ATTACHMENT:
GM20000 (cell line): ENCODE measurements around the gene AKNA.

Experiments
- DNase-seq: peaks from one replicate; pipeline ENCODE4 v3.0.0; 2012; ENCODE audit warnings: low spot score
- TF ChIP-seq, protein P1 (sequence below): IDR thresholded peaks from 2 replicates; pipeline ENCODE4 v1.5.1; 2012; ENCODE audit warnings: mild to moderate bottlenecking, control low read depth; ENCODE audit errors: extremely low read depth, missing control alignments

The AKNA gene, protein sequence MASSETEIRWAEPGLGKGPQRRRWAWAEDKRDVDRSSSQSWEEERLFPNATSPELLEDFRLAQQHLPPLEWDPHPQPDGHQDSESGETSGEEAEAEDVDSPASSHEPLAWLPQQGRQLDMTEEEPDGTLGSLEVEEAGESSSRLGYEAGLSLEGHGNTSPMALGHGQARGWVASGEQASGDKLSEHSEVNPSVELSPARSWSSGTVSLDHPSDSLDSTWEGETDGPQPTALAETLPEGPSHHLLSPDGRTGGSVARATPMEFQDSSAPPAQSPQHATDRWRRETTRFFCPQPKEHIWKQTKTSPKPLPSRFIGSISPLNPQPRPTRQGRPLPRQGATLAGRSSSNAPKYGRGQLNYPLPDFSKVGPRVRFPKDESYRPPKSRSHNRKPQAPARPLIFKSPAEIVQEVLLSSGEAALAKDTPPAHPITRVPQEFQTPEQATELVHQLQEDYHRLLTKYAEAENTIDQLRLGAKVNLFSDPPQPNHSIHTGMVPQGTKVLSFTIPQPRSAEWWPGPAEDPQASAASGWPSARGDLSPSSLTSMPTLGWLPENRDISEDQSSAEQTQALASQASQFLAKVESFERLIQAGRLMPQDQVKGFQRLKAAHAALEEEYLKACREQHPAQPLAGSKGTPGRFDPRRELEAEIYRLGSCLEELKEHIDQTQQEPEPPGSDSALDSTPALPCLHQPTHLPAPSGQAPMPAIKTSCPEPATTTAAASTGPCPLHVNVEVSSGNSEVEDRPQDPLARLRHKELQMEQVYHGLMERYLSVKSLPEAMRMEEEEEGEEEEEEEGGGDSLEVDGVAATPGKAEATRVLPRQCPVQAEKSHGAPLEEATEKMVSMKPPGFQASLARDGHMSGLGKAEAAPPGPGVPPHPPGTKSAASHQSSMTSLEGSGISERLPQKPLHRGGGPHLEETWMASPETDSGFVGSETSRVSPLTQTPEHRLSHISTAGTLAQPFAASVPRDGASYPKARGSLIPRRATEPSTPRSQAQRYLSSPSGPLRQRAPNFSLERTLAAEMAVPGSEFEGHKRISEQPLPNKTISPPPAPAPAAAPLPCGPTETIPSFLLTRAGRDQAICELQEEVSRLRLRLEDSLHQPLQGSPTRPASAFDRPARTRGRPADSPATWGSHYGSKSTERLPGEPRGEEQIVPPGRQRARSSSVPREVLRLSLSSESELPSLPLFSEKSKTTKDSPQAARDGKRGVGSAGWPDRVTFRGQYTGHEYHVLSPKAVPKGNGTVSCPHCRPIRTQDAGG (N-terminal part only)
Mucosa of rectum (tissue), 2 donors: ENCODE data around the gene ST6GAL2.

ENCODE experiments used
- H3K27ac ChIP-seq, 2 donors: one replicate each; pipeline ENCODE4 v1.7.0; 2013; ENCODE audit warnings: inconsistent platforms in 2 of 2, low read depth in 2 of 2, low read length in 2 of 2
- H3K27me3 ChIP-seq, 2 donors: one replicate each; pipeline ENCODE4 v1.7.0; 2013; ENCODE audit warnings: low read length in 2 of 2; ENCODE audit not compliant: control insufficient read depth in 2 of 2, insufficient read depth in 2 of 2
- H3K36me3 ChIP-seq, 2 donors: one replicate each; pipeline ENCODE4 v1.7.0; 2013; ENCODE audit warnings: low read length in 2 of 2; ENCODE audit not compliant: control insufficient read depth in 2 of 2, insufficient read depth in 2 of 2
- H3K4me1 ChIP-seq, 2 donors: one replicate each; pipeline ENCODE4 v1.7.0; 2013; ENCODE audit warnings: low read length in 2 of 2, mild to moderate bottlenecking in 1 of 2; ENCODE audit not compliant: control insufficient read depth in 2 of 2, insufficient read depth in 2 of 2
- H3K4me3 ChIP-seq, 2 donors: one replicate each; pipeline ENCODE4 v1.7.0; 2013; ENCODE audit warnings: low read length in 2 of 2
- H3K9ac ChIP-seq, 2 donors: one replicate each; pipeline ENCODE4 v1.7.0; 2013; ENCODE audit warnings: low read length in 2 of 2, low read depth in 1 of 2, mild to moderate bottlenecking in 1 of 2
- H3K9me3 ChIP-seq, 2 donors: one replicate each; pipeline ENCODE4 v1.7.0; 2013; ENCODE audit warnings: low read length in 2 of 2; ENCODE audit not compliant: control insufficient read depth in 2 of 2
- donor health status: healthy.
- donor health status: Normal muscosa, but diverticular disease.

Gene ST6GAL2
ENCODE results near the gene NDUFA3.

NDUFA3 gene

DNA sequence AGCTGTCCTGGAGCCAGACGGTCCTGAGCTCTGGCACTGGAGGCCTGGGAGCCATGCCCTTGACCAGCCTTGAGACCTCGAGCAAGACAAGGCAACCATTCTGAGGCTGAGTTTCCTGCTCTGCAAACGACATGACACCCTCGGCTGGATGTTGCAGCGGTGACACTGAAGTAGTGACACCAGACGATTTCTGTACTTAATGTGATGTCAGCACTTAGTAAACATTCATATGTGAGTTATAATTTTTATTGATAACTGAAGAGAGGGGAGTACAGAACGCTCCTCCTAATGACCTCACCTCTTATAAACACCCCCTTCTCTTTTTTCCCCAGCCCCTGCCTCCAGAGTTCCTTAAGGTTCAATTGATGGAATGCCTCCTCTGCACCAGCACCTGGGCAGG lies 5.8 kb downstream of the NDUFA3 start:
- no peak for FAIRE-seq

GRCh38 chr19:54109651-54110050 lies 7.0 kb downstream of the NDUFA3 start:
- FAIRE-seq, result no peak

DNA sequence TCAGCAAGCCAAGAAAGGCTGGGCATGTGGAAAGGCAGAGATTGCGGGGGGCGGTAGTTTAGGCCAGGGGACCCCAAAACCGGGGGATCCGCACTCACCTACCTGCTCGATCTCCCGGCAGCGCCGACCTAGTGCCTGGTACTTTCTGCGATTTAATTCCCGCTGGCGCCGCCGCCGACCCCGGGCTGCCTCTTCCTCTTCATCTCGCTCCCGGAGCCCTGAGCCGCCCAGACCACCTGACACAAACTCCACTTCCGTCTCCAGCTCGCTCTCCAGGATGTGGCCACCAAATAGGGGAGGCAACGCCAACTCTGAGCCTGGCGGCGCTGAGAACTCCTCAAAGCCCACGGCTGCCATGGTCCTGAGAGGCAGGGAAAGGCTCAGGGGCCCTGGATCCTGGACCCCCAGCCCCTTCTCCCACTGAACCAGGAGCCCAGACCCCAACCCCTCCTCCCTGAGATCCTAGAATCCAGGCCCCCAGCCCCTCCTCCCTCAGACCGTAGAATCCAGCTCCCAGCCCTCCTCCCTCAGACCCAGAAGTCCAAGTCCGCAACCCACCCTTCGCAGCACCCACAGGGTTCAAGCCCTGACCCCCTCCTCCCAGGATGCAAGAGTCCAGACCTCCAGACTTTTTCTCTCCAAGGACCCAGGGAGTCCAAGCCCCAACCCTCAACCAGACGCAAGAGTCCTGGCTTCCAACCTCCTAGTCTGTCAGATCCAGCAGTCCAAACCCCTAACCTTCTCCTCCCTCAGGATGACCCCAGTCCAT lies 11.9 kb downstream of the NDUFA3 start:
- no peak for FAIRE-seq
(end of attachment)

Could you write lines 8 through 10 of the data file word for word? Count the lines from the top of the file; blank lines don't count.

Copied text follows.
- H3K27ac ChIP-seq, 2 donors: one replicate each; pipeline ENCODE4 v1.7.0; 2013; ENCODE audit warnings: inconsistent platforms in 2 of 2, low read depth in 2 of 2, low read length in 2 of 2
- H3K27me3 ChIP-seq, 2 donors: one replicate each; pipeline ENCODE4 v1.7.0; 2013; ENCODE audit warnings: low read length in 2 of 2; ENCODE audit not compliant: control insufficient read depth in 2 of 2, insufficient read depth in 2 of 2
- H3K36me3 ChIP-seq, 2 donors: one replicate each; pipeline ENCODE4 v1.7.0; 2013; ENCODE audit warnings: low read length in 2 of 2; ENCODE audit not compliant: control insufficient read depth in 2 of 2, insufficient read depth in 2 of 2